Tuesday 30 May 2023
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KUALA LUMPUR (Oct 12): The International Monetary Fund (IMF) has raised its gross domestic product (GDP) growth forecast for Malaysia in 2022 to 5.4% from 5.1%. At the same time, the fund cautioned that for the global economy in 2023, worse is to come. The IMF also projected that Malaysia would grow at 4.4% next year, lower than its initial forecast of 4.7% in July.

The revision upwards for 2022 comes less than three months after the IMF in July cut its projected 2022 growth for Malaysia to 5.1% from 5.6%. The IMF's projection, contained in its World Economic Outlook Report October 2022 released on Wednesday (Oct 12), is lower than Malaysia's official forecast growth of 6.5%-7.0%.

In its report, the IMF also downgraded 2023 global economic growth to 2.7% from 2.9% (its July forecast), with a 25% probability that world GDP would fall below 2%.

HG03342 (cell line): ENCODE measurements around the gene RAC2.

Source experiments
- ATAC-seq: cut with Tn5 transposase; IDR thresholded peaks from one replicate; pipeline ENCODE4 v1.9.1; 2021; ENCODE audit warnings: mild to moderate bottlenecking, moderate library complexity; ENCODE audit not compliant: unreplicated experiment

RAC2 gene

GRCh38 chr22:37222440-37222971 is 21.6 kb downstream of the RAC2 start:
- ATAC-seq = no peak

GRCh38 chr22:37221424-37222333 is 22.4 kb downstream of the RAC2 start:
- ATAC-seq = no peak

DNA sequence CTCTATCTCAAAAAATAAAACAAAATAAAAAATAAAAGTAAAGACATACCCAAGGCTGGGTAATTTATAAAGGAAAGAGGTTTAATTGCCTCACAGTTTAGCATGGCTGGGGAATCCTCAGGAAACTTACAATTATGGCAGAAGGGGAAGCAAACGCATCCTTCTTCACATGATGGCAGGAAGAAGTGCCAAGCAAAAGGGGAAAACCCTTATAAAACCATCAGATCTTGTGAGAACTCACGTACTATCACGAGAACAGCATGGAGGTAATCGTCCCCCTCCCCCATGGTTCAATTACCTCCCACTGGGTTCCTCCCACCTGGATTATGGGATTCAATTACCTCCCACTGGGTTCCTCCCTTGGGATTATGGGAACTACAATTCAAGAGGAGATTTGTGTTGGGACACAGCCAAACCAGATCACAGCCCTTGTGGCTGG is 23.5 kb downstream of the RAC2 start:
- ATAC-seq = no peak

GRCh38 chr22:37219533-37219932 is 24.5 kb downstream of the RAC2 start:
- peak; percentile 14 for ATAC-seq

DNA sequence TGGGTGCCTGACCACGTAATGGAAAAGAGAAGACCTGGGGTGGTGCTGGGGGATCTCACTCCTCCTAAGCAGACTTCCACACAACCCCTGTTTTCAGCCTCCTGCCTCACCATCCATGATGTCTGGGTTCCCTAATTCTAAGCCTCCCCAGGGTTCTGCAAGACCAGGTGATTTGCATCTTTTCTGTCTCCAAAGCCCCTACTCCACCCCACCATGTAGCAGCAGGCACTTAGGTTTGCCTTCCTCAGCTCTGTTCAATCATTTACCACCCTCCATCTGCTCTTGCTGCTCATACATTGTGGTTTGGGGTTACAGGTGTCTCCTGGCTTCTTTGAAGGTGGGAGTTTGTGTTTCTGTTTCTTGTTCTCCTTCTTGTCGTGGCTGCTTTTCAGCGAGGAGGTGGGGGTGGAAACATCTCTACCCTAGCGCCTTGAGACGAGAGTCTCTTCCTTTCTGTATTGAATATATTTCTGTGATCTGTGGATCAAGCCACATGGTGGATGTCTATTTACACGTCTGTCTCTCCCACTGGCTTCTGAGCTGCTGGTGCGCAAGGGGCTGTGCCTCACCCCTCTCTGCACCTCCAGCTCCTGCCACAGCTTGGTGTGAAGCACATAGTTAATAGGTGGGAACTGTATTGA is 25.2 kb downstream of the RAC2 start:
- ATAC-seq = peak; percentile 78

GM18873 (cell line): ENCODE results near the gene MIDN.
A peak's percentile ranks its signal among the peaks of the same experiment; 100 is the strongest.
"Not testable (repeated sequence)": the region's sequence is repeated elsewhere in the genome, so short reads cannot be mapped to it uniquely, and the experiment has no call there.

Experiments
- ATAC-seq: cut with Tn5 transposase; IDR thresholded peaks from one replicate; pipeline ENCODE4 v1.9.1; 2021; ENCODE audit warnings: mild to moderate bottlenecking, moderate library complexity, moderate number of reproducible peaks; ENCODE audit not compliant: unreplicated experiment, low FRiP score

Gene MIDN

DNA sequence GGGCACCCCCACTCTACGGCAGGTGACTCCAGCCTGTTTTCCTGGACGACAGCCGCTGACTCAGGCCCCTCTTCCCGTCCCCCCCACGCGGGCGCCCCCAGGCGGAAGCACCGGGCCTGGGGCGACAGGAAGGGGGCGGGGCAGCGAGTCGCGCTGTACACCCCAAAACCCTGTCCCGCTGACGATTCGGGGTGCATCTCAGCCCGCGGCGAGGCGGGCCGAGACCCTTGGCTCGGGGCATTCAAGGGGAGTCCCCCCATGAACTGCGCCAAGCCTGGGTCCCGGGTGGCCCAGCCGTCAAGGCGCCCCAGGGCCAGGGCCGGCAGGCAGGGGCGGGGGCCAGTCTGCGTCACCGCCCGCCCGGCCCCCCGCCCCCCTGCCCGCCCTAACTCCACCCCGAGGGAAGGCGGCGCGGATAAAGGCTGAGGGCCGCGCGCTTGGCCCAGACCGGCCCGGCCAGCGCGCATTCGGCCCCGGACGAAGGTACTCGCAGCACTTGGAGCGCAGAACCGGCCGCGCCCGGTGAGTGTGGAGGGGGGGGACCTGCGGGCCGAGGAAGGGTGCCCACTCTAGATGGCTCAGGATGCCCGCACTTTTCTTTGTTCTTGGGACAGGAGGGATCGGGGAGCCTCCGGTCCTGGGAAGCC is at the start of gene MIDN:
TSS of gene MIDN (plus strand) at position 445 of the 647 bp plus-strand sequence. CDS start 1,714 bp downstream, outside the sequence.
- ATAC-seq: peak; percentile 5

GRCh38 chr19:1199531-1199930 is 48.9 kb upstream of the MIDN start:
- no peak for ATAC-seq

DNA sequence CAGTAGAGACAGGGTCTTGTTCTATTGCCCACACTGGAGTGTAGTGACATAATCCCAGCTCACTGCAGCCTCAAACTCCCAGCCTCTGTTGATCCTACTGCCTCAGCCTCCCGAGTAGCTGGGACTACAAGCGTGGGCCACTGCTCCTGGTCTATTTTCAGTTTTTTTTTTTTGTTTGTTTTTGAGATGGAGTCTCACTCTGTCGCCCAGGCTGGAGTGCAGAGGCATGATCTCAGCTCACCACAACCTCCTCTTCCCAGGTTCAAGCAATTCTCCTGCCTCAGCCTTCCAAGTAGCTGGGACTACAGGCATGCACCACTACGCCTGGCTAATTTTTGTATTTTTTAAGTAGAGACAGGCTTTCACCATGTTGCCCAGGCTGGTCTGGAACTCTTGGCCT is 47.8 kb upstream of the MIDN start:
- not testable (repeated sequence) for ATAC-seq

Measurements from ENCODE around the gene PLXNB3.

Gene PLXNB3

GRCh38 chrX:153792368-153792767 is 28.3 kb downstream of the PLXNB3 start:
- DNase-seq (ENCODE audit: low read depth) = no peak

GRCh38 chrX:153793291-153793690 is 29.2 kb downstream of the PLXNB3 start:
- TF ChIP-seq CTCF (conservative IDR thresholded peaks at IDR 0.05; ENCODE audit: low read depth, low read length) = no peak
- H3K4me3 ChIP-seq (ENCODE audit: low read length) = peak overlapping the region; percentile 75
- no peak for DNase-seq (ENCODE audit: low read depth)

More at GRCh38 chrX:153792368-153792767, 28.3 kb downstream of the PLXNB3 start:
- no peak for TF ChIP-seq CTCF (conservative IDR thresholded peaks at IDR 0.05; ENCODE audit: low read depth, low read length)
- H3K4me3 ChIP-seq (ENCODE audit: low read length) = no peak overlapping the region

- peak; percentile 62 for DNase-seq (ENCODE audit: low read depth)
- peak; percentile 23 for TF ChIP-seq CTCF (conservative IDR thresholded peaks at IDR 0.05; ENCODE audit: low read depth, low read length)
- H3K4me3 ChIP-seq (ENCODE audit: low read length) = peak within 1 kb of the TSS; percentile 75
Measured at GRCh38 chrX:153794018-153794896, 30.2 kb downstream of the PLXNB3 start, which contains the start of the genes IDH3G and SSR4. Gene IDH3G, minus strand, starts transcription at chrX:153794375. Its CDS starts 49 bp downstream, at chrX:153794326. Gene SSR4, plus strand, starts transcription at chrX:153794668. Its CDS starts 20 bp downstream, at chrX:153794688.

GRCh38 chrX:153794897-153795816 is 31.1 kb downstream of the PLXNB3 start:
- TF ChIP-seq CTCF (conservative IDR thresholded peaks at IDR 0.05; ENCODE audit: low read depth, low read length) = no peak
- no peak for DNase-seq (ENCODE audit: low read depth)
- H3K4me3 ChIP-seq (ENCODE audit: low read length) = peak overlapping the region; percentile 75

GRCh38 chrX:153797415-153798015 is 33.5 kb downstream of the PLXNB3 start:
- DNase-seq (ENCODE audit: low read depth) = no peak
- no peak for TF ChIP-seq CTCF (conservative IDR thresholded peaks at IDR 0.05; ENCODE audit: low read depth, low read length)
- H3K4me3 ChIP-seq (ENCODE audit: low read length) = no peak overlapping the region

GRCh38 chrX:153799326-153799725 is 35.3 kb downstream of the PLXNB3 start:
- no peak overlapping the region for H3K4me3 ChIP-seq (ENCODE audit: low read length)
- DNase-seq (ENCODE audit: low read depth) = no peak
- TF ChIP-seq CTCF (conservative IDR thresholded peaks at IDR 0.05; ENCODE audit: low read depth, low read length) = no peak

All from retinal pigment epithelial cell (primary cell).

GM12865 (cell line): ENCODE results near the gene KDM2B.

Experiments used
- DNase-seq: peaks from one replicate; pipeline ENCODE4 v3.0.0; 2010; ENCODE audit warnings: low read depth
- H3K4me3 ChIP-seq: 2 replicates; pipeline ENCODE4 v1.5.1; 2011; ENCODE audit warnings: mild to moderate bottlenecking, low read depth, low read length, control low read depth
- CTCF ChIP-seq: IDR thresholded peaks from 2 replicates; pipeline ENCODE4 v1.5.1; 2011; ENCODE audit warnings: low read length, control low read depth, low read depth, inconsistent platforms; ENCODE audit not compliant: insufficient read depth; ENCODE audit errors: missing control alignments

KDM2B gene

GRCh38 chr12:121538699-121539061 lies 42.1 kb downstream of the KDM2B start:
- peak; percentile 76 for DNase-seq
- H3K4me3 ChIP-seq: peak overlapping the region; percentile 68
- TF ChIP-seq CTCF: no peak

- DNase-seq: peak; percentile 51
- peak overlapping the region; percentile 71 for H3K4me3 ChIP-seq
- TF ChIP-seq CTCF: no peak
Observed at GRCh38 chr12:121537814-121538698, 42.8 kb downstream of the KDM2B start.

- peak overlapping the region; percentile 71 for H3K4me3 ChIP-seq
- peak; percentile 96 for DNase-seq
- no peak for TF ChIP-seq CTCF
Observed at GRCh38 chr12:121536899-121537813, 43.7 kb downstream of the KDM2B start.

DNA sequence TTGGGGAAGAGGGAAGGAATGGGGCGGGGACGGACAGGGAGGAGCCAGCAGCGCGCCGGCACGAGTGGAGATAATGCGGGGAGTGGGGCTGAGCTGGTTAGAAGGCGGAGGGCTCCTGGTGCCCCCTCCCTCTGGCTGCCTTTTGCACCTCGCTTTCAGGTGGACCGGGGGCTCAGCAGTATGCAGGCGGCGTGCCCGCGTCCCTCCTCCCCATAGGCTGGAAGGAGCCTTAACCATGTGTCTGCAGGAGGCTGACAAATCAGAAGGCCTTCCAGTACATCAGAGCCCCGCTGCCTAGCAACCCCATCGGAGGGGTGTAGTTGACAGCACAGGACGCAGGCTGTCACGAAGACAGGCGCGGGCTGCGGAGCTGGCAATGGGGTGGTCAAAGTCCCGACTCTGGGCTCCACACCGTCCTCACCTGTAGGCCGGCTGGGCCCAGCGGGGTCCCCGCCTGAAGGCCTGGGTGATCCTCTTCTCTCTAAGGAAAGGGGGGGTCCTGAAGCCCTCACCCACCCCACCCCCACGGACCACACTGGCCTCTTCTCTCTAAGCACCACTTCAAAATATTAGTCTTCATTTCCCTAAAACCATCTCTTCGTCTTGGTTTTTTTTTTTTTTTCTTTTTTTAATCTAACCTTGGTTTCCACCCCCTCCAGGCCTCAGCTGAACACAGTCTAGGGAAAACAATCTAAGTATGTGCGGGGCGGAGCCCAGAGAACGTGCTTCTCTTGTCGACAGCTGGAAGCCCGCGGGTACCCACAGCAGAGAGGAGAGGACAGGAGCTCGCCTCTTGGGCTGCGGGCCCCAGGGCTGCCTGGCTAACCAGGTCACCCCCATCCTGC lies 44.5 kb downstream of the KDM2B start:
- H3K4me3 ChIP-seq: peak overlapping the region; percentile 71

The IMF cautioned that more than a third of the global economy would contract this year, and in 2023, the three largest economies — the US, EU and China — would continue to stall.

“In short, the worst is yet to come, and for many people, 2023 will feel like a recession,” it said.

The IMF said the global economy continues to face steep challenges, due to lingering effects from the Russian-Ukraine war, persistent and broadening inflation pressures and economic slowdown in China.

The fund foresees that global inflation may escalate to 8.8% this year, from 4.7% in 2021, before tapering to 6.5% in 2023 and 4.1% by 2024.

Upside inflation surprises have been most widespread among advanced economies, with greater variability in emerging markets.

“As storm clouds gather, policymakers need to keep a steady hand,” it said.

The IMF also highlighted that the sharp appreciation of the US dollar adds price pressure to emerging markets, which are already facing a very challenging external environment as capital flows have not recovered and many low-income economies remain in debt distress.

“The 2022 shocks will re-open economic wounds that were only partially healed following the pandemic,” the fund said.

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